For over four centuries the Catholic Church enjoyed a religious monopoly in Latin America in which potential rivals were repressed or outlawed. Latin Americans were born Catholic and the only real choice they had was whether to actively practice the faith. Taking advantage of the legal disestablishment of the Catholic Church between the late 1800s and the early 1900s, Pentecostals almost single-handedly built a new pluralist religious economy. By the 1950s, many Latin Americans were free to choose from among the hundreds of available religious "products," a dizzying array of religious options that range from the African-Brazilian religion of Umbanda to the New Age group known as the Vegetable Union. R. Andrew Chesnut shows how the development of religious pluralism over the past half-century has radically transformed the "spiritual economy" of Latin America. In order to thrive in this new religious economy, says Chesnut, Latin American spiritual "firms" must develop an attractive product and know how to market it to popular consumers. Three religious groups, he demonstrates, have proven to be the most skilled competitors in the new unregulated religious economy.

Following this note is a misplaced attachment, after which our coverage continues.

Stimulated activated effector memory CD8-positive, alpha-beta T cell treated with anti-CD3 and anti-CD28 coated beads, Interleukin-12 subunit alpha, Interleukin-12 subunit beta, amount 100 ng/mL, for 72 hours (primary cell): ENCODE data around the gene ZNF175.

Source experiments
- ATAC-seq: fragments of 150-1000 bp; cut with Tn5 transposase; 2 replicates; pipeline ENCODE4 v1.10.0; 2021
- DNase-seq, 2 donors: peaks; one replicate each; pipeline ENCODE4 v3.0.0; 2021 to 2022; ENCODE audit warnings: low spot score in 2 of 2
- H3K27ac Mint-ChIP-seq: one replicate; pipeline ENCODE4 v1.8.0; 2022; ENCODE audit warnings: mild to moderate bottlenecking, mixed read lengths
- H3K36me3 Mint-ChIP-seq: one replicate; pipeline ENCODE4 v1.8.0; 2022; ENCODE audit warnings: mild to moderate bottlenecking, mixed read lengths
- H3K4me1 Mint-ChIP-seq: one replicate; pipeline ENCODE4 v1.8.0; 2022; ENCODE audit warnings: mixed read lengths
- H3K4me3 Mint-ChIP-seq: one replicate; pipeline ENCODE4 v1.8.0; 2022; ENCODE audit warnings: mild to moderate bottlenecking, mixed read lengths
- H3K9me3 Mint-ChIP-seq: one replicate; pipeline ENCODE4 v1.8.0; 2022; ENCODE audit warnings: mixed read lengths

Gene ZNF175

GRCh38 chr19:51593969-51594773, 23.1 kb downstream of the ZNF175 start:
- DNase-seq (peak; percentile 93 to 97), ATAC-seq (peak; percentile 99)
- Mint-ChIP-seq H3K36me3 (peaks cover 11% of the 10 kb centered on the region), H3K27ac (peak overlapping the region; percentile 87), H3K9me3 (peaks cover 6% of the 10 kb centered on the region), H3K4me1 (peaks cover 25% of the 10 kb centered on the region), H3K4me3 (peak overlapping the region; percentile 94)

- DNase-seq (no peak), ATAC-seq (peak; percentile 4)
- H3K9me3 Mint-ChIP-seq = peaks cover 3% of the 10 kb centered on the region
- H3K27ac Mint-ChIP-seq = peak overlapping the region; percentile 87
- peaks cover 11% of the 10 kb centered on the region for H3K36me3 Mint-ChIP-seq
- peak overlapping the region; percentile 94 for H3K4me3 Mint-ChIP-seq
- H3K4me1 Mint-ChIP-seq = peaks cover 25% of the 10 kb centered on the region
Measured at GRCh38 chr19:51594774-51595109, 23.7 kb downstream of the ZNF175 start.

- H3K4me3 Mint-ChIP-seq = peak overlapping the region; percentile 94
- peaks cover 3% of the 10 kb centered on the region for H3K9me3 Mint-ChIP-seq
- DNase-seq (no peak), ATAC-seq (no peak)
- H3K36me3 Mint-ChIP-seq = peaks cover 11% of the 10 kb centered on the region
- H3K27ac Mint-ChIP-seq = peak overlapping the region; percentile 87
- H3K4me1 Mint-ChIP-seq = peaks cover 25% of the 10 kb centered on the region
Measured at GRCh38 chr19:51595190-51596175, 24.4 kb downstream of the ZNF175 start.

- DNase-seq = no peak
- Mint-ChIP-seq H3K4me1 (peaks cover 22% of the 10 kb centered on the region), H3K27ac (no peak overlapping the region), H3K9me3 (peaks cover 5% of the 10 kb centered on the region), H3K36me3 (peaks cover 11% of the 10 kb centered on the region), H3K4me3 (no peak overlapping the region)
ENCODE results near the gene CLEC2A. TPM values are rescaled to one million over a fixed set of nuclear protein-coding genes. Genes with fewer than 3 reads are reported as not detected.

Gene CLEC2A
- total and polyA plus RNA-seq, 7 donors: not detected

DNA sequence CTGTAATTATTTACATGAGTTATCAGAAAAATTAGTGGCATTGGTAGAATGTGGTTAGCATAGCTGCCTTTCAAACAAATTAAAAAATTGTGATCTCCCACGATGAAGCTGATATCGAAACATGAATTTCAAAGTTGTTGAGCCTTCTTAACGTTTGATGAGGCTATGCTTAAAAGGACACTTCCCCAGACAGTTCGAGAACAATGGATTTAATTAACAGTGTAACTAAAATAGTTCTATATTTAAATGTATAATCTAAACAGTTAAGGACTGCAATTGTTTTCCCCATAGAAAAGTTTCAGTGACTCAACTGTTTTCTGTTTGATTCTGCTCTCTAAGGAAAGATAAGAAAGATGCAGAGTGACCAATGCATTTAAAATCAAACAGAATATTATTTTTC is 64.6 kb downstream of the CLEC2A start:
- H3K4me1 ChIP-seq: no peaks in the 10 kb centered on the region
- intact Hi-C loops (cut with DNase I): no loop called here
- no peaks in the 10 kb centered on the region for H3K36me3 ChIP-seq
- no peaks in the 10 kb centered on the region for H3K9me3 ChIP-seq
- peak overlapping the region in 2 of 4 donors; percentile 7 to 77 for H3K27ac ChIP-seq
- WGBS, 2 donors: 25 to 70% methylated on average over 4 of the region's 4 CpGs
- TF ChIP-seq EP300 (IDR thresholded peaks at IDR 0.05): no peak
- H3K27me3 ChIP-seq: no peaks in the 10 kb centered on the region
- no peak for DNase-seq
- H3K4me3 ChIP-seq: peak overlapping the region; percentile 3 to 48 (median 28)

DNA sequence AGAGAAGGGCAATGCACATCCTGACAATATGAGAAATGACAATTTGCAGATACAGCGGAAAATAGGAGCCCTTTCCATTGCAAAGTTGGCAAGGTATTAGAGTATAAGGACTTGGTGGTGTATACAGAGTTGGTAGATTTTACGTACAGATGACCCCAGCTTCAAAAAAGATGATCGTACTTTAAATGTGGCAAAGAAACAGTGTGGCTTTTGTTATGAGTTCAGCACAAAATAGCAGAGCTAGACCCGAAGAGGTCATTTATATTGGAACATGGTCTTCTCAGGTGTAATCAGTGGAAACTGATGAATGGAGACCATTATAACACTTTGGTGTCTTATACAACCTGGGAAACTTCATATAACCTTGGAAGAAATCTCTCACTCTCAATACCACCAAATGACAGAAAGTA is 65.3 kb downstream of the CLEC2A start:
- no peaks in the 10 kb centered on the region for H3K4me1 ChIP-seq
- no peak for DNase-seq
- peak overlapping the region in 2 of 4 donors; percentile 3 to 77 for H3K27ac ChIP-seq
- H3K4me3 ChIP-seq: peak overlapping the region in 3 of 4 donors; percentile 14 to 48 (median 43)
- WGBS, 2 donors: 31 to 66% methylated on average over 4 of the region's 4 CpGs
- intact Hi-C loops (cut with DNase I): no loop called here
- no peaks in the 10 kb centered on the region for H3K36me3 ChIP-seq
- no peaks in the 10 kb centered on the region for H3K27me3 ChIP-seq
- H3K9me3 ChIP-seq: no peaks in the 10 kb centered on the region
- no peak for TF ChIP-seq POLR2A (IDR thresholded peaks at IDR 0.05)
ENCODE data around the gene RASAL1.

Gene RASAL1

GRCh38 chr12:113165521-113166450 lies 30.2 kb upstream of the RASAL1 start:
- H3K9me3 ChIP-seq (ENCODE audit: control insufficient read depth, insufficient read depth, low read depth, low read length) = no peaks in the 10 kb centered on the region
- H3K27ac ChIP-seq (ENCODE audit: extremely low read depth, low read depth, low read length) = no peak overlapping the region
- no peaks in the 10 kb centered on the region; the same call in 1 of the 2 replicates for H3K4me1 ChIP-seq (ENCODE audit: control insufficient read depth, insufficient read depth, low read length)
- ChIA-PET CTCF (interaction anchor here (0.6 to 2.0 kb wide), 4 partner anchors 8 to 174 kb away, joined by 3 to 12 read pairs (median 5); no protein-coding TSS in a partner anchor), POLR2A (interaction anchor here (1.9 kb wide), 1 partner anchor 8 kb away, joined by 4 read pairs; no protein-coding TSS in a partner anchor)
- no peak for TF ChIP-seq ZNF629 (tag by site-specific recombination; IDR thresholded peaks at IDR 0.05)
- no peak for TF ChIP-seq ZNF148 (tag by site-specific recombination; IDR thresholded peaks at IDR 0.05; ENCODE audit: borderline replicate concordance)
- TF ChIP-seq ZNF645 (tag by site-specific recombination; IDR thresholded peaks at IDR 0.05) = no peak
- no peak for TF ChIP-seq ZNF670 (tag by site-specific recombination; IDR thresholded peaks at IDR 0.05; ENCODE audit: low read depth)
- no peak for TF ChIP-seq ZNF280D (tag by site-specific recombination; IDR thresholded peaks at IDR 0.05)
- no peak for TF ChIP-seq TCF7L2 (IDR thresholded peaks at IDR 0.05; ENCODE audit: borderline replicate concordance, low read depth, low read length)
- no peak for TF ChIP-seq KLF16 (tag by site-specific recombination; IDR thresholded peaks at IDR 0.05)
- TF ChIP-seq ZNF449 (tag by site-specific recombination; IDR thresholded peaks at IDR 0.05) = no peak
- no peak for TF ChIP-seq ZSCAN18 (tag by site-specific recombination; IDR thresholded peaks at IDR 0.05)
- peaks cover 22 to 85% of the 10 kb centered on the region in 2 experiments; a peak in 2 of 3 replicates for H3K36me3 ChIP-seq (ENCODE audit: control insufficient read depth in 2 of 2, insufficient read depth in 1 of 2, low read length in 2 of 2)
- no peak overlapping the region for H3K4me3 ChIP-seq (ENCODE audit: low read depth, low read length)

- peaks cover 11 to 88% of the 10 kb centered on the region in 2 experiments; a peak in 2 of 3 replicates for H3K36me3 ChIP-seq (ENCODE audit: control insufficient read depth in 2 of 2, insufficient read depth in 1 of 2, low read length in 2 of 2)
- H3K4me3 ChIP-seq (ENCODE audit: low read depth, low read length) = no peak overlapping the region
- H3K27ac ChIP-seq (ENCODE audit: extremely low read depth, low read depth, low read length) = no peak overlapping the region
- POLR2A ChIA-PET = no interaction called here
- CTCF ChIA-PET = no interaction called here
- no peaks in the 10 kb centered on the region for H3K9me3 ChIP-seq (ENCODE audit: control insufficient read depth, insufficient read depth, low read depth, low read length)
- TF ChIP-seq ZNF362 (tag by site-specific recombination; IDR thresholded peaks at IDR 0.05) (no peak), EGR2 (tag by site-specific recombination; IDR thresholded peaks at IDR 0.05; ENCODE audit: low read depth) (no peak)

Protestant Pentecostalism, the Catholic Charismatic Renewal, and African diaspora religions such as Brazilian Candomble and Haitian Vodou have emerged as the most profitable religious producers. Chesnut explores the general effects of a free market, such as introduction of consumer taste and product specialization, and shows how they have played out in the Latin American context. He notes, for example, that women make up the majority of the religious consumer market, and explores how the three groups have developed to satisfy women's tastes and preferences. Moving beyond the Pentecostal boom and the rise and fall of liberation theology, Chesnut provides a fascinating portrait of the Latin American religious landscape.